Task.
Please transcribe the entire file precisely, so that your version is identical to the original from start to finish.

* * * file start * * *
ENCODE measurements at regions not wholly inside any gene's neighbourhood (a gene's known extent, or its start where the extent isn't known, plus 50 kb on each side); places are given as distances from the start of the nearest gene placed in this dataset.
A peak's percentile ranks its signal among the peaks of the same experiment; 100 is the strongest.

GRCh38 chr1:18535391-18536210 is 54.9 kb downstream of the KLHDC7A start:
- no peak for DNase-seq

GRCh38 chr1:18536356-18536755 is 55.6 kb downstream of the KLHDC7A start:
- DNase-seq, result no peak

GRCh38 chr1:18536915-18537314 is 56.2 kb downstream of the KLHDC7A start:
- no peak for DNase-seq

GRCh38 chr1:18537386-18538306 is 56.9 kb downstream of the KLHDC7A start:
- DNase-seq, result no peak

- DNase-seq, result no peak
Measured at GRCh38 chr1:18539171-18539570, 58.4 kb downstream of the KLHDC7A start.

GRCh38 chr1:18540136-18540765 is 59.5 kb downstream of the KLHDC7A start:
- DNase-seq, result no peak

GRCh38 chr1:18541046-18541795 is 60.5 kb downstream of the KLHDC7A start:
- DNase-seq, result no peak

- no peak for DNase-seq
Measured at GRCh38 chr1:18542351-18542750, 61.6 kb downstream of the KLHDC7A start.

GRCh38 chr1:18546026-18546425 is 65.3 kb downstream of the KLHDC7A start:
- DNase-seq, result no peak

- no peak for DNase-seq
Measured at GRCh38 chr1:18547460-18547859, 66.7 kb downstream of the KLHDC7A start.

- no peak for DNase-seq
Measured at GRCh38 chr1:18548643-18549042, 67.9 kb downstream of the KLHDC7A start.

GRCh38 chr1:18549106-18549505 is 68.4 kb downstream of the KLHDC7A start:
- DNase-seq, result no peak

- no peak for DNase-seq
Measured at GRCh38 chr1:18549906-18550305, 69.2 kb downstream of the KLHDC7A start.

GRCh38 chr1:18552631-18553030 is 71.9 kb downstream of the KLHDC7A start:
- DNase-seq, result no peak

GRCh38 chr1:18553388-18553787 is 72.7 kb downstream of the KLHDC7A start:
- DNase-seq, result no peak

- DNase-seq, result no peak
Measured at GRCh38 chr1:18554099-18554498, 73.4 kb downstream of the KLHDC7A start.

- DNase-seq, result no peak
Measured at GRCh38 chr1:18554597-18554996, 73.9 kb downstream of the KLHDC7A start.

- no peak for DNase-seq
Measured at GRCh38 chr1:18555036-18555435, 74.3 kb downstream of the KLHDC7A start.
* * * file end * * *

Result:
ENCODE measurements at regions not wholly inside any gene's neighbourhood (a gene's known extent, or its start where the extent isn't known, plus 50 kb on each side); places are given as distances from the start of the nearest gene placed in this dataset.
A peak's percentile ranks its signal among the peaks of the same experiment; 100 is the strongest.

GRCh38 chr1:18535391-18536210 is 54.9 kb downstream of the KLHDC7A start:
- no peak for DNase-seq

GRCh38 chr1:18536356-18536755 is 55.6 kb downstream of the KLHDC7A start:
- DNase-seq, result no peak

GRCh38 chr1:18536915-18537314 is 56.2 kb downstream of the KLHDC7A start:
- no peak for DNase-seq

GRCh38 chr1:18537386-18538306 is 56.9 kb downstream of the KLHDC7A start:
- DNase-seq, result no peak

- DNase-seq, result no peak
Measured at GRCh38 chr1:18539171-18539570, 58.4 kb downstream of the KLHDC7A start.

GRCh38 chr1:18540136-18540765 is 59.5 kb downstream of the KLHDC7A start:
- DNase-seq, result no peak

GRCh38 chr1:18541046-18541795 is 60.5 kb downstream of the KLHDC7A start:
- DNase-seq, result no peak

- no peak for DNase-seq
Measured at GRCh38 chr1:18542351-18542750, 61.6 kb downstream of the KLHDC7A start.

GRCh38 chr1:18546026-18546425 is 65.3 kb downstream of the KLHDC7A start:
- DNase-seq, result no peak

- no peak for DNase-seq
Measured at GRCh38 chr1:18547460-18547859, 66.7 kb downstream of the KLHDC7A start.

- no peak for DNase-seq
Measured at GRCh38 chr1:18548643-18549042, 67.9 kb downstream of the KLHDC7A start.

GRCh38 chr1:18549106-18549505 is 68.4 kb downstream of the KLHDC7A start:
- DNase-seq, result no peak

- no peak for DNase-seq
Measured at GRCh38 chr1:18549906-18550305, 69.2 kb downstream of the KLHDC7A start.

GRCh38 chr1:18552631-18553030 is 71.9 kb downstream of the KLHDC7A start:
- DNase-seq, result no peak

GRCh38 chr1:18553388-18553787 is 72.7 kb downstream of the KLHDC7A start:
- DNase-seq, result no peak

- DNase-seq, result no peak
Measured at GRCh38 chr1:18554099-18554498, 73.4 kb downstream of the KLHDC7A start.

- DNase-seq, result no peak
Measured at GRCh38 chr1:18554597-18554996, 73.9 kb downstream of the KLHDC7A start.

- no peak for DNase-seq
Measured at GRCh38 chr1:18555036-18555435, 74.3 kb downstream of the KLHDC7A start.